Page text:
Virginia: Camp for Girls at Risk of HIV Aims to Boost Self-Esteem
August 17, 2011
HIV/AIDS and its disproportionate effect on the black community were in the spotlight last week at "SISTA SPEAK Empowerment Camp," a pilot HIV prevention program sponsored by Richmond's Fan Free Clinic (FFC). The campers were 21 young females, ages 13 to 21, recommended by social workers who considered them at risk of unhealthy relationships. A $10,000 grant from a local high school funded the outreach.
Speakers cited CDC statistics showing that African Americans comprise just 14 percent of the population but represented 44 percent of new HIV infections in 2009, and the infection rate is 15 times higher among black women than among white women.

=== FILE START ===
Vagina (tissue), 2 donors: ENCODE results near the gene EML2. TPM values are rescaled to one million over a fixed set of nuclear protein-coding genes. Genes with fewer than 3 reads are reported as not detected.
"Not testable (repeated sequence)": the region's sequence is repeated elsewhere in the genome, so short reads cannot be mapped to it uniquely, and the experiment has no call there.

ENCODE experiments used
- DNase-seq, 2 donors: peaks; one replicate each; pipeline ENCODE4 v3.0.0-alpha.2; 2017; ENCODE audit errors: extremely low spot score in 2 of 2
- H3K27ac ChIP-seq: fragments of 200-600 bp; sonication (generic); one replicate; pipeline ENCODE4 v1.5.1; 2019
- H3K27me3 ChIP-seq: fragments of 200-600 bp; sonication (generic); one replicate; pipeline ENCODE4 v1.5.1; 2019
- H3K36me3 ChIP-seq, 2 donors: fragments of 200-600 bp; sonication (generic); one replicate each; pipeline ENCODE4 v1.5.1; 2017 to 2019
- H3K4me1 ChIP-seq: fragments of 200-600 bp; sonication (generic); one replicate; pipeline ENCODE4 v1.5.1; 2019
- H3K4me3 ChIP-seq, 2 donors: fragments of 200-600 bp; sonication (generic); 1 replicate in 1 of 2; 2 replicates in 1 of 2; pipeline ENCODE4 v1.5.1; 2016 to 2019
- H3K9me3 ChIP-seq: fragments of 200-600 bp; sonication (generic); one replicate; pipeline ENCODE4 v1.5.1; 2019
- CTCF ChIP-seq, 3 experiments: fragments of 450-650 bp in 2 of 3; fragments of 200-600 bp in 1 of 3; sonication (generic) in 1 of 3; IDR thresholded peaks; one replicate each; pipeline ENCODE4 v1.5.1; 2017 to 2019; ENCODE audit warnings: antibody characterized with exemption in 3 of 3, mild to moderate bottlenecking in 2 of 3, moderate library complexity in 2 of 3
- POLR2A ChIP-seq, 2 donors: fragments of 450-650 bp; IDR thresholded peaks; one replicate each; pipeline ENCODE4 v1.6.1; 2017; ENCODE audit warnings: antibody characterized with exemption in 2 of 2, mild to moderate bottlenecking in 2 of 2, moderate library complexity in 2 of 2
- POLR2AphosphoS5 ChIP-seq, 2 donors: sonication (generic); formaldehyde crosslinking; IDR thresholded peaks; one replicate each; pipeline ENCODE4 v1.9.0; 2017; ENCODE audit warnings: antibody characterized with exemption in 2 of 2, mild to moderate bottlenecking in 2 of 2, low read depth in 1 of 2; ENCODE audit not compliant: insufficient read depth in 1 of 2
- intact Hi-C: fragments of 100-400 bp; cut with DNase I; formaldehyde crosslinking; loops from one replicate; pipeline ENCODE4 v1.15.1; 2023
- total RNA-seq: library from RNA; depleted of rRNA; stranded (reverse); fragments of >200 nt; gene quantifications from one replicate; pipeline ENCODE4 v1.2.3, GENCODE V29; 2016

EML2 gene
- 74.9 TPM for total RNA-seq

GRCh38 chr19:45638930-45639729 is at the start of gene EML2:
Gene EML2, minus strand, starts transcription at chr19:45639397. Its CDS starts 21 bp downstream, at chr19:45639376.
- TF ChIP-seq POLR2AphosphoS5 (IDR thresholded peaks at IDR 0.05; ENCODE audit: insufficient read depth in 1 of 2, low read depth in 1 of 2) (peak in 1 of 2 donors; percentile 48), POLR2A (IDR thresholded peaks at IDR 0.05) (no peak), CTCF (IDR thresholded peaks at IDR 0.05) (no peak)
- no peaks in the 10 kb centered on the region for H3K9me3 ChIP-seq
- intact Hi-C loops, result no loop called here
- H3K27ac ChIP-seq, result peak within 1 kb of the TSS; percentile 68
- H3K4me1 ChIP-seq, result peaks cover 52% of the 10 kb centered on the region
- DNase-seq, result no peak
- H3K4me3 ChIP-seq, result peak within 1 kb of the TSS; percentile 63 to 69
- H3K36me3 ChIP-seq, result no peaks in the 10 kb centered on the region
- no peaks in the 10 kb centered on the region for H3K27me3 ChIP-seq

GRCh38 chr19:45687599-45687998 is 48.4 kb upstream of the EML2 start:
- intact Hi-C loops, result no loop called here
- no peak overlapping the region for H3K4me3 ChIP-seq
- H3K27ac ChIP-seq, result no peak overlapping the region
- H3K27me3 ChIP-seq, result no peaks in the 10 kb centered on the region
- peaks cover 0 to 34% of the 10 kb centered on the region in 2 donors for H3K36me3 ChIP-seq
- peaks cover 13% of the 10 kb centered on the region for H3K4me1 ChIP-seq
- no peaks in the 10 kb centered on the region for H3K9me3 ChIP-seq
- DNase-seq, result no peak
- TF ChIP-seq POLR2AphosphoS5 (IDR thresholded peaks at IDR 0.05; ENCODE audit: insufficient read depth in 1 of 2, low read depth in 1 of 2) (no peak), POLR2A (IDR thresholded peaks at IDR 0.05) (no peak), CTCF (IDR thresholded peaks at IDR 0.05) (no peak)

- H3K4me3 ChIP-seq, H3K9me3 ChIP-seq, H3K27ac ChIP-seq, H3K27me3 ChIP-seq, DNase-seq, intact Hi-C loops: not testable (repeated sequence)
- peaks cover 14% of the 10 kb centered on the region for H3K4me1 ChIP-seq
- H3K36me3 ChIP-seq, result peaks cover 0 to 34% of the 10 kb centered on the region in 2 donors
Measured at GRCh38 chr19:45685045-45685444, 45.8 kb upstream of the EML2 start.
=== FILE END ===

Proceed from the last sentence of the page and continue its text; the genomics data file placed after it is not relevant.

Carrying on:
The event, held on a commercial strip near Richmond, combined HIV prevention messages with activities designed to boost the girls' self-esteem. Portraits of accomplished black women decorated one wall, along with sayings grouped under the banner "Wisdom of our Ancestors." "The more informed you are the less arrogant and aggressive you are," read one quote from Nelson Mandela.
"The stronger your self-identification and self-worth, the easier it is to say no and remove yourself from situations that can cause you a lifetime of pain," said Charlene Brown, FFC's case manager.
One 17-year-old camper said the program changed her attitude. "I realized sex isn't that important. I will be abstaining. And I want to always know my status."
For more information on FFC, Virginia's first free clinic, visit www.fanfreeclinic.org.
08.14.2011; Robin Farmer
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